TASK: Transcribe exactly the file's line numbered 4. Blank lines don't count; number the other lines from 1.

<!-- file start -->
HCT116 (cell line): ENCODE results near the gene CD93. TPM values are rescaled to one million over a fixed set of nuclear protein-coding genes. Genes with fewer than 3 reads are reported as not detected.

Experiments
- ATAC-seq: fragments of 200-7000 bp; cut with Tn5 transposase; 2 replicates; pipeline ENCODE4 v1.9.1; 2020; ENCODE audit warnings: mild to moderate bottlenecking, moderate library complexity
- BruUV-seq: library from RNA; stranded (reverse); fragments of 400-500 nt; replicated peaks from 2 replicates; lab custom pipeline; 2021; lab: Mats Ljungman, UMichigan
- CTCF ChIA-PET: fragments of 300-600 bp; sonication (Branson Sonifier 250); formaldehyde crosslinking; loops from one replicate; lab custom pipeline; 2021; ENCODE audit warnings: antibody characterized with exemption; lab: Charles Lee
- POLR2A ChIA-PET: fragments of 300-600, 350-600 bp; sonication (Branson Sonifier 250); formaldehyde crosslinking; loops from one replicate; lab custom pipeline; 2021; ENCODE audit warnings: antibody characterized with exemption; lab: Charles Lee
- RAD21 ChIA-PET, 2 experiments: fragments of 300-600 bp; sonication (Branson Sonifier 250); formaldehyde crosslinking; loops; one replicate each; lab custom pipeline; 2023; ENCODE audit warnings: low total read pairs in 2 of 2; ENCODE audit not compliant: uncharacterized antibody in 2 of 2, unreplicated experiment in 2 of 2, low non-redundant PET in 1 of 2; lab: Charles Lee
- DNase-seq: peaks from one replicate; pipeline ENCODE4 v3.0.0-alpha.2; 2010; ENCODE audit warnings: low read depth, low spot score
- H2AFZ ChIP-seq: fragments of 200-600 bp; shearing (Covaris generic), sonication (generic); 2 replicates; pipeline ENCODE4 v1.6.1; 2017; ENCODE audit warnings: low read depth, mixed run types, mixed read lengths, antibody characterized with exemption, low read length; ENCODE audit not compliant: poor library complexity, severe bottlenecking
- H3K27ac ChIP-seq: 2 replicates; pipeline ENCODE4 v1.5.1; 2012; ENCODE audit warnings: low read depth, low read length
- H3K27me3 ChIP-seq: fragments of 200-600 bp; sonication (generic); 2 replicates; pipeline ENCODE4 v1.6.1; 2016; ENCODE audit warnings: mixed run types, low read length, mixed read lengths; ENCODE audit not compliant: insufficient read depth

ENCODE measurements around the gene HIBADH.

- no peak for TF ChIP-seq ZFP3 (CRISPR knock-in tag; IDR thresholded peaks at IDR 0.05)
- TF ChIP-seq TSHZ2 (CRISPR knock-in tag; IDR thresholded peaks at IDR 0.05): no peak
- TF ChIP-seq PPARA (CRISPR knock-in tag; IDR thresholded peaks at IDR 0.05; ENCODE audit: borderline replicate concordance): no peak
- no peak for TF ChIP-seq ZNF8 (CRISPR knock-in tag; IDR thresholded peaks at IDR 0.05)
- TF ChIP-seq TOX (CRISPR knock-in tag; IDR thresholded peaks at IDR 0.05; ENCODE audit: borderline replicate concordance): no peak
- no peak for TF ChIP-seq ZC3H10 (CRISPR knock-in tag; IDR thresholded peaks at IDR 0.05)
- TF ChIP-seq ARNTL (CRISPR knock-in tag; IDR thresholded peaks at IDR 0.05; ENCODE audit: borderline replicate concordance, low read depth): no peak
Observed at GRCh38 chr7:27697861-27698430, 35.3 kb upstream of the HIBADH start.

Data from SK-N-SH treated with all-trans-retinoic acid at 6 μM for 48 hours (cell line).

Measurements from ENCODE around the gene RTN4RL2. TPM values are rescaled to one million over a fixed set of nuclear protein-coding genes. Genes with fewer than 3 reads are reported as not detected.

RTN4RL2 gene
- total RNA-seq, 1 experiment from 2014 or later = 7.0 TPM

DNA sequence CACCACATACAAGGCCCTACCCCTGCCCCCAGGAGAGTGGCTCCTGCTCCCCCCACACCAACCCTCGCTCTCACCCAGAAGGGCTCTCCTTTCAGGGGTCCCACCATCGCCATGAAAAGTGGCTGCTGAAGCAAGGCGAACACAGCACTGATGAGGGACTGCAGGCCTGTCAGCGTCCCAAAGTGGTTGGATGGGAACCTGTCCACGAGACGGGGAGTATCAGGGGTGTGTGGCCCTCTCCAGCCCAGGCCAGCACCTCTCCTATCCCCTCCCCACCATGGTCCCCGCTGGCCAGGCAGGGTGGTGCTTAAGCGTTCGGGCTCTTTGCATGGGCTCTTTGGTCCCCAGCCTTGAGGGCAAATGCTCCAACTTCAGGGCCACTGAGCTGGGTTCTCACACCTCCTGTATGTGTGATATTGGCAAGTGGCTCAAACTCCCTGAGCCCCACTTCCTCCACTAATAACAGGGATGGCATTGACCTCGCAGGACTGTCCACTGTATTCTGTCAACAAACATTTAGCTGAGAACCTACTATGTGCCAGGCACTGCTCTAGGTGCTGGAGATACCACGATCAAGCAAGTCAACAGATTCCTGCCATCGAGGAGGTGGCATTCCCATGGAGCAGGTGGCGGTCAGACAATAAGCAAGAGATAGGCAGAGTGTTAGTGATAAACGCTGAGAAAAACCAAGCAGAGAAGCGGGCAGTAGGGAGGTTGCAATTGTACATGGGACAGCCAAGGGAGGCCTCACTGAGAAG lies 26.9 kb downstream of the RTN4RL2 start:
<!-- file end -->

- BruUV-seq: library from RNA; stranded (reverse); fragments of 400-500 nt; replicated peaks from 2 replicates; lab custom pipeline; 2021; lab: Mats Ljungman, UMichigan